Summer is typically the time when road repairs are at their peak, and this summer was no exception. It was particularly evident to me because the main thoroughfare in our neighborhood was being worked on. First the road was torn up so that some water pipes could be replaced. This took the better part of the summer. Now, the road is being resurfaced, a project that is still weeks away from being completed. I've been fairly patient with the whole deal. Some of the flag people have become so familiar with my routine and I with them. We recognize one another and wave and smile. I feel like I should add them to my Christmas card list. It wasn't too much of an inconvenience during the summer, when life tends to slow down a bit. But, since school is back in session, and I'm on a schedule, I'm on a mission and all of this roadwork is slowing me down. It seems to take for-EVER to get to the grocery store, the bank, the school, the church. I want to yell, "Be done already!" It occurs to me that much of my life is this way. It's not always easy to get from point A to point B without some kind of distraction or being redirected. Just getting from the sofa up to bed each night reminds me of the Family Circle cartoon with the little boy who is called home. He takes a circuitous route all around the back yard, climbing trees, crawling through toys, over play equipment. My route takes me to the kitchen where there are always a few more dishes to be put away, to let the dog out who by the way needs water in her dish, to pick up some stray items which leads me in yet another direction. If that isn't bad enough, it's the daily mental detours that literally drive me nuts. Trying to focus on one project, only to be drawn away to answer the phone, answer a question, settle a spat. Focusing on work when the laundry is calling, needing to clean the house when a friend needs a sympathetic ear. The priorities are simple enough, but the fact is that things need to get done, even the mundane tasks. There just aren't enough hours in the day. I keep thinking that if I can just have a clear path, get all the road blocks out of my way, then life will function smoothly and I can stay the course. If I can figure out what that course should be. At 50, aren't I supposed to know this?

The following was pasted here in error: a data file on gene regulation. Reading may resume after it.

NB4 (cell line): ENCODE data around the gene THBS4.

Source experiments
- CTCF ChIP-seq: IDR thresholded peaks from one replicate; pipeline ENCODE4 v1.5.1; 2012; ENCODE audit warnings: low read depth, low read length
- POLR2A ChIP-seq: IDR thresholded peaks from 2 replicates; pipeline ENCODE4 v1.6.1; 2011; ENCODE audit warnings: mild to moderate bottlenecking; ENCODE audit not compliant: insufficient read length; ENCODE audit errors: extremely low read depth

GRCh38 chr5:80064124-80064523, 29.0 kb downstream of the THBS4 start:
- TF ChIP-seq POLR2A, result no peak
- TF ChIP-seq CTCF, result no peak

In the meantime, I'll proceed as usual, slowing down for the detours, smiling (often through clenched teeth) at those who redirect me and know that it is just a matter of time before the repairs will be completed. And the crew will move on to the next street, ready to begin all over again.